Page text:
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Meissner  HC, Kimberlin  DW.  RSV immunoprophylaxis: does the benefit justify the cost?  Pediatrics. 2013;132(5):915-918.PubMedGoogle ScholarCrossref
24.
Eworuke  E, Hampp  C, Saidi  A, Winterstein  AG.  An algorithm to identify preterm infants in administrative claims data.  Pharmacoepidemiol Drug Saf. 2012;21(6):640-650.PubMedGoogle ScholarCrossref
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Makari  D, Staat  MA, Henrickson  KJ, Wu  X, Ambrose  CS.  The underrecognized burden of respiratory syncytial virus among infants presenting to US emergency departments.  Clin Pediatr (Phila). 2015;54(6):594-597.PubMedGoogle ScholarCrossref
Original Investigation
February 2018

Association of Age With Risk of Hospitalization for Respiratory Syncytial Virus in Preterm Infants With Chronic Lung Disease

Author Affiliations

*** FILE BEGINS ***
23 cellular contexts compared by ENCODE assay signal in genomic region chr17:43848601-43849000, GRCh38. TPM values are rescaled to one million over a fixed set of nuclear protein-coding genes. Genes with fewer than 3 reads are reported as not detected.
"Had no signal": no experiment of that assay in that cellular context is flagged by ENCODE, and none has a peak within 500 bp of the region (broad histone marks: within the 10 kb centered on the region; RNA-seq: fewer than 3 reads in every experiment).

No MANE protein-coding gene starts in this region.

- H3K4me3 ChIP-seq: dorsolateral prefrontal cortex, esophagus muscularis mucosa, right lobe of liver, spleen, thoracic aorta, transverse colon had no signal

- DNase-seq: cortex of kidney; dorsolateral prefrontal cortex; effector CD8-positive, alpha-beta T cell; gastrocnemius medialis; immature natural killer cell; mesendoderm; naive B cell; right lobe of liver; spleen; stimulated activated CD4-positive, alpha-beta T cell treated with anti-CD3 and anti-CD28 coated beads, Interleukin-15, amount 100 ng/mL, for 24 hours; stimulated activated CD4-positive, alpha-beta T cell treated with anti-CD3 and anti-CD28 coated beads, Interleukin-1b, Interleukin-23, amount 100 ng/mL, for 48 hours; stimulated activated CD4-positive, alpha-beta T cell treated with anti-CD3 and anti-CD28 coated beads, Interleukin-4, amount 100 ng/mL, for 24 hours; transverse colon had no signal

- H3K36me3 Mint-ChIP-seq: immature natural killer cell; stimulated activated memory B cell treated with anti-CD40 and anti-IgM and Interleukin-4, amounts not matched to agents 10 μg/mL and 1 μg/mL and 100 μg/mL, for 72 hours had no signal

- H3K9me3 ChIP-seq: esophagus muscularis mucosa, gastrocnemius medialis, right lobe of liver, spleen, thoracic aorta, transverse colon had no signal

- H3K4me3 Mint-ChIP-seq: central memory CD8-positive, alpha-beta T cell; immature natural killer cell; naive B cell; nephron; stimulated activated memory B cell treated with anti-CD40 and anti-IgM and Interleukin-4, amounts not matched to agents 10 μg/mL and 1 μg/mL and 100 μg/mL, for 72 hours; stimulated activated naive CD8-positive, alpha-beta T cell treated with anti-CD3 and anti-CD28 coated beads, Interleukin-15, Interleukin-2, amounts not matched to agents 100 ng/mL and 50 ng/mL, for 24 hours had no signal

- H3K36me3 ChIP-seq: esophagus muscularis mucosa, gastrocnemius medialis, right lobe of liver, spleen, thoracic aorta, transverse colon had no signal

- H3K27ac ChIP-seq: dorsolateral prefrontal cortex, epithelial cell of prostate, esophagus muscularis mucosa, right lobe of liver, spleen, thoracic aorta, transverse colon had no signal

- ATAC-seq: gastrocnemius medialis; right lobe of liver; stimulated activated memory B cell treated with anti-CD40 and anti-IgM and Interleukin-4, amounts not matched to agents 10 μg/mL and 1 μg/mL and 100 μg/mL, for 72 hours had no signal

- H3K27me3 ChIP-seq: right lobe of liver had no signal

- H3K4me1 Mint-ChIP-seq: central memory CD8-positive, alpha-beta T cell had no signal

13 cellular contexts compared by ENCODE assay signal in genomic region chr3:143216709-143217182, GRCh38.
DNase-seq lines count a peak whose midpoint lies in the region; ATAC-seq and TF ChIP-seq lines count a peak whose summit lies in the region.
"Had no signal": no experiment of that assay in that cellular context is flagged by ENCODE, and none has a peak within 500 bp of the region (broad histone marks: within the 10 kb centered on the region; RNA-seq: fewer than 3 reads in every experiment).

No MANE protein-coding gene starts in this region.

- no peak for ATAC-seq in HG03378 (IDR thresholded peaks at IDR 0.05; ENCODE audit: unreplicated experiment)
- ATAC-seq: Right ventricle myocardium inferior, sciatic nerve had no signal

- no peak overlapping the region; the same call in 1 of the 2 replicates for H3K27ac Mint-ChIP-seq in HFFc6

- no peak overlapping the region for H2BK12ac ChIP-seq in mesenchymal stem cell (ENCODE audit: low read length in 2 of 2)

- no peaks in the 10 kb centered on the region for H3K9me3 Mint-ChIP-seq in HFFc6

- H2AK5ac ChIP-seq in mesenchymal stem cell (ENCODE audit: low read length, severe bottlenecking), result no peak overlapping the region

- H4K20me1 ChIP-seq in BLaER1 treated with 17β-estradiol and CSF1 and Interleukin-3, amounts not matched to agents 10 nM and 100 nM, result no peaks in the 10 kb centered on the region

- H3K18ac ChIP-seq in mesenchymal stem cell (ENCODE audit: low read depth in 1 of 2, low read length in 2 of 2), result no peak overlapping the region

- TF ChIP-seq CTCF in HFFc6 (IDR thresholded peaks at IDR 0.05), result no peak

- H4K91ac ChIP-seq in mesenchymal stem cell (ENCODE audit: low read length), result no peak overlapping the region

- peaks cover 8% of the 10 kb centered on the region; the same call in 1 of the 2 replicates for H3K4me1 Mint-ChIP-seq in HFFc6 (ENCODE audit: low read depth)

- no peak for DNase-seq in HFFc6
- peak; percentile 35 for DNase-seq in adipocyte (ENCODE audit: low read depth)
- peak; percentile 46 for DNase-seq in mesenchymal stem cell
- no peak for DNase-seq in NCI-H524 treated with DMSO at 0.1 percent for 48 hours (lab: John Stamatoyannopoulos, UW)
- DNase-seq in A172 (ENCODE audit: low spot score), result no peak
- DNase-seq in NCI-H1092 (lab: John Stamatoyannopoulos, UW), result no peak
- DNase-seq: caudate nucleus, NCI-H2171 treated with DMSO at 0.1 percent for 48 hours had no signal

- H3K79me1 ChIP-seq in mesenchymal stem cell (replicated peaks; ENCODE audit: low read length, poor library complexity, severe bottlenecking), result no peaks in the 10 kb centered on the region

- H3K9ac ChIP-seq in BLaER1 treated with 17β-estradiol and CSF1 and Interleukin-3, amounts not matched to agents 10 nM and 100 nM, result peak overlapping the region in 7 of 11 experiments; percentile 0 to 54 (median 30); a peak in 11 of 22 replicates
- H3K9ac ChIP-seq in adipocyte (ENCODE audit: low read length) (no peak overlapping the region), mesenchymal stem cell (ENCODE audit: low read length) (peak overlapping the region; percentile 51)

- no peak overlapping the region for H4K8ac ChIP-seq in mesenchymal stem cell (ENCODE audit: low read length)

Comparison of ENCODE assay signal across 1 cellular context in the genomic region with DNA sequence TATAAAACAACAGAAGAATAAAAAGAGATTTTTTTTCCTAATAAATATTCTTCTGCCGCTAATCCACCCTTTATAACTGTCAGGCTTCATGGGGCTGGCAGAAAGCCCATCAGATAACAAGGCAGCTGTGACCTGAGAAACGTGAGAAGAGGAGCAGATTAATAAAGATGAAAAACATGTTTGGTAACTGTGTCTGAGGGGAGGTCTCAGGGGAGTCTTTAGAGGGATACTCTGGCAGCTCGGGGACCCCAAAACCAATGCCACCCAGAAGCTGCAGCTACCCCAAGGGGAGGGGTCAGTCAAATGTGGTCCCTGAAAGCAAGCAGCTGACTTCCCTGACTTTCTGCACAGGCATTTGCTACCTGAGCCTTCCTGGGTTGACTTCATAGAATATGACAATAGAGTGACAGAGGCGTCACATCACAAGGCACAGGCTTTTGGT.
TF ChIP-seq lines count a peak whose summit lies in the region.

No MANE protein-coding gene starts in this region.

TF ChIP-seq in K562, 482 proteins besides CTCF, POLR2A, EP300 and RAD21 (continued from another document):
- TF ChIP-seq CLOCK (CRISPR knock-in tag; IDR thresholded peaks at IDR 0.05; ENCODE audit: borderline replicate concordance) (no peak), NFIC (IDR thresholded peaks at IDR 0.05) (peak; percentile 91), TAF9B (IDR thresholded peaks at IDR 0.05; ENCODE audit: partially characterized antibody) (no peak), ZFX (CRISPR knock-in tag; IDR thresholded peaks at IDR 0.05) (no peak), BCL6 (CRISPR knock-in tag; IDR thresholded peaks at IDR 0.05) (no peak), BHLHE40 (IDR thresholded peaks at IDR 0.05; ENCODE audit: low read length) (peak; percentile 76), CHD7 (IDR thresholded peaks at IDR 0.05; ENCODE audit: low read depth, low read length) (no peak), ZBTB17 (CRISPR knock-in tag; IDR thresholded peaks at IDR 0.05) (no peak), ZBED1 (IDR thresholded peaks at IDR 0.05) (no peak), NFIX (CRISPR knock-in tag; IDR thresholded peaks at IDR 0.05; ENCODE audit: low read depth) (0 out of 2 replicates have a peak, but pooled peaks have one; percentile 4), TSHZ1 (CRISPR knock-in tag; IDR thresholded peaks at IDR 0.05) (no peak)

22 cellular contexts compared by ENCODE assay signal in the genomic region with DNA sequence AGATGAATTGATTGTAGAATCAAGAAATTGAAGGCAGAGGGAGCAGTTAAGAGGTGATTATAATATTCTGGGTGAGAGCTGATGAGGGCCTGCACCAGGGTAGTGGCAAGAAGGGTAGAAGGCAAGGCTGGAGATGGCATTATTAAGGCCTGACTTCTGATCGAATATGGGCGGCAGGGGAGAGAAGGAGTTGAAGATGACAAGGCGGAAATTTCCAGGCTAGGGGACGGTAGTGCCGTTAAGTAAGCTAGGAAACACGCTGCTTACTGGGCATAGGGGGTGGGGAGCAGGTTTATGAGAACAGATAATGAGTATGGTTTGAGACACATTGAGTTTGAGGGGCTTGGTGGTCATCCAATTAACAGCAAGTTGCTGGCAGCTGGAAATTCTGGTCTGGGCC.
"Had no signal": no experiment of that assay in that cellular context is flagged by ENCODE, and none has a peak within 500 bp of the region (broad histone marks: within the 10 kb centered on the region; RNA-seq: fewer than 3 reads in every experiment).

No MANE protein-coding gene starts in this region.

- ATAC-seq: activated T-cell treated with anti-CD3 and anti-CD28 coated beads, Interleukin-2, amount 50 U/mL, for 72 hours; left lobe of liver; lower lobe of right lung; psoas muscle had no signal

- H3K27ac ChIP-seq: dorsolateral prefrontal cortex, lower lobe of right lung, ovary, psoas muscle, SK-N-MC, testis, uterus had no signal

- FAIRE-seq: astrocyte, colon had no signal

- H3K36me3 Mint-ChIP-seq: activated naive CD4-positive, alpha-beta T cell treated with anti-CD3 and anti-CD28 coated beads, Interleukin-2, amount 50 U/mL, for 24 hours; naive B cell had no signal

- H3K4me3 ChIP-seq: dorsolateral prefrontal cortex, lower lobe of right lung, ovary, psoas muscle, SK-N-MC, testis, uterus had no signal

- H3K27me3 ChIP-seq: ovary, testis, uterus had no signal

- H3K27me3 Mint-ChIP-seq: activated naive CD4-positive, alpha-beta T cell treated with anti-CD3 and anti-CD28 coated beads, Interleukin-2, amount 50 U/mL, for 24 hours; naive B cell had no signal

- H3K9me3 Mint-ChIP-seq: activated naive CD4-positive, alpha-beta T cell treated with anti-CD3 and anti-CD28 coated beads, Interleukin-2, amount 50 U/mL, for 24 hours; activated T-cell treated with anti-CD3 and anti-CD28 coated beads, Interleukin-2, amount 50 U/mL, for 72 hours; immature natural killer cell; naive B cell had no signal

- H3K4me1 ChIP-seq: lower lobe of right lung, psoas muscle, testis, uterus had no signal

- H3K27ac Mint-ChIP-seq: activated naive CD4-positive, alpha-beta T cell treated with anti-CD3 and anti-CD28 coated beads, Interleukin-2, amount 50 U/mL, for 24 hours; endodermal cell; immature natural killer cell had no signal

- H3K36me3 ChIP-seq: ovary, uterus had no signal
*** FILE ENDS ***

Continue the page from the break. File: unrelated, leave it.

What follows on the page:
• 1Department of Pharmaceutical Outcomes and Policy, College of Pharmacy, University of Florida, Gainesville
  • 2Department of Epidemiology, Colleges of Medicine and Public Health and Health Professions, University of Florida, Gainesville
  • 3Department of Pediatrics, Tufts University School of Medicine, Boston, Massachusetts
  • 4Department of Pediatric Infectious Disease, Tufts Medical Center, Boston, Massachusetts
JAMA Pediatr. 2018;172(2):154-160. doi:10.1001/jamapediatrics.2017.3792
Key Points

Question  At what age does the risk of hospitalization for respiratory syncytial virus among preterm infants with chronic lung disease approximate the risk of healthy, 1-month-old term infants?

Finding  In this cohort study of 1 018 593 healthy term and 5181 preterm infants with chronic lung disease, the risk of hospitalization for respiratory syncytial virus among preterm infants with chronic lung disease became similar to that of 1-month-old term infants at an age of 18.5 months when other risk factors were controlled.

Meaning  The identified age threshold supports the current guideline, which recommends limiting immunoprophylaxis for respiratory syncytial virus up to the second year of life among infants with chronic lung disease.

Abstract

Importance  It is unknown whether the age threshold (≤24 months) for preterm infants with chronic lung disease (CLD) to receive immunoprophylaxis for respiratory syncytial virus (RSV) as currently recommended by American Academy of Pediatrics guidelines correctly identified infants at higher risk for hospitalization for RSV.